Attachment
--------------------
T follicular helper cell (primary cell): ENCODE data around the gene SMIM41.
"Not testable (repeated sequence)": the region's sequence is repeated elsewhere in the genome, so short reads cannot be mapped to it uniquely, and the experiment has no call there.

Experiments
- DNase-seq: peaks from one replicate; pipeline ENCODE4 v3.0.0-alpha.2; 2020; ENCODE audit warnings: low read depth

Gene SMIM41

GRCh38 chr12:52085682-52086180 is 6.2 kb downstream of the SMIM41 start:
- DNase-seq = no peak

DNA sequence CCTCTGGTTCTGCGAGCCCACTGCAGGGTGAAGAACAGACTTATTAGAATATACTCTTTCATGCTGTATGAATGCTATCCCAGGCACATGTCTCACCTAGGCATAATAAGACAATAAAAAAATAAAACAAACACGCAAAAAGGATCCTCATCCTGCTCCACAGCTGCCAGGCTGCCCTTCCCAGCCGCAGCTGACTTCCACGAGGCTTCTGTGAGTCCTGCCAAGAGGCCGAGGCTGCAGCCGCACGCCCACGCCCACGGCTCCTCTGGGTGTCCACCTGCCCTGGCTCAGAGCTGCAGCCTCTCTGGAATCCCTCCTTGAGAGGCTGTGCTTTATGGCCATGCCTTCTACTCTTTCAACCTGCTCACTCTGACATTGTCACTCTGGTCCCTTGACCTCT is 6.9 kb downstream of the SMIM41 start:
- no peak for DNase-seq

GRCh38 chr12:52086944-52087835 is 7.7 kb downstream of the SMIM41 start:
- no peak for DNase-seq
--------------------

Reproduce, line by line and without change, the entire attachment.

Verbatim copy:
T follicular helper cell (primary cell): ENCODE data around the gene SMIM41.
"Not testable (repeated sequence)": the region's sequence is repeated elsewhere in the genome, so short reads cannot be mapped to it uniquely, and the experiment has no call there.

Experiments
- DNase-seq: peaks from one replicate; pipeline ENCODE4 v3.0.0-alpha.2; 2020; ENCODE audit warnings: low read depth

Gene SMIM41

GRCh38 chr12:52085682-52086180 is 6.2 kb downstream of the SMIM41 start:
- DNase-seq = no peak

DNA sequence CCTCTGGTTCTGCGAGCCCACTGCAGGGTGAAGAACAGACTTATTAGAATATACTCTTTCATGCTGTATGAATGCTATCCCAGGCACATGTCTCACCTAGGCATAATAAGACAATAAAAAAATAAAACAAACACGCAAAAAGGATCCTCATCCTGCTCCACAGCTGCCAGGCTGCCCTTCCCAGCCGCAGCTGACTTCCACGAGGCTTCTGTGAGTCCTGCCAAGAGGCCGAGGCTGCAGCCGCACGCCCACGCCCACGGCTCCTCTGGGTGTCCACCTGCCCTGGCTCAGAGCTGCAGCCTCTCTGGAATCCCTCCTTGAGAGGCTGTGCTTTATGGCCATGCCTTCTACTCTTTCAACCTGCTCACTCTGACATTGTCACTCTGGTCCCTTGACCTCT is 6.9 kb downstream of the SMIM41 start:
- no peak for DNase-seq

GRCh38 chr12:52086944-52087835 is 7.7 kb downstream of the SMIM41 start:
- no peak for DNase-seq